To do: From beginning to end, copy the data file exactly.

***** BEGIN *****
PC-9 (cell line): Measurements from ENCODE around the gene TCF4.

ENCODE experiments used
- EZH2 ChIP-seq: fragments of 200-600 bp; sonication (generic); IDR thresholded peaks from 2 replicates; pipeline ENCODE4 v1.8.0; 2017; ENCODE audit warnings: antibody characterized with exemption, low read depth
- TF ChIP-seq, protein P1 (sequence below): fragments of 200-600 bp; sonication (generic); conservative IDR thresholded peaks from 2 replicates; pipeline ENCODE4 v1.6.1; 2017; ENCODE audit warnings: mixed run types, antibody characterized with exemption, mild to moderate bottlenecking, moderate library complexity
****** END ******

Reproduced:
PC-9 (cell line): Measurements from ENCODE around the gene TCF4.

ENCODE experiments used
- EZH2 ChIP-seq: fragments of 200-600 bp; sonication (generic); IDR thresholded peaks from 2 replicates; pipeline ENCODE4 v1.8.0; 2017; ENCODE audit warnings: antibody characterized with exemption, low read depth
- TF ChIP-seq, protein P1 (sequence below): fragments of 200-600 bp; sonication (generic); conservative IDR thresholded peaks from 2 replicates; pipeline ENCODE4 v1.6.1; 2017; ENCODE audit warnings: mixed run types, antibody characterized with exemption, mild to moderate bottlenecking, moderate library complexity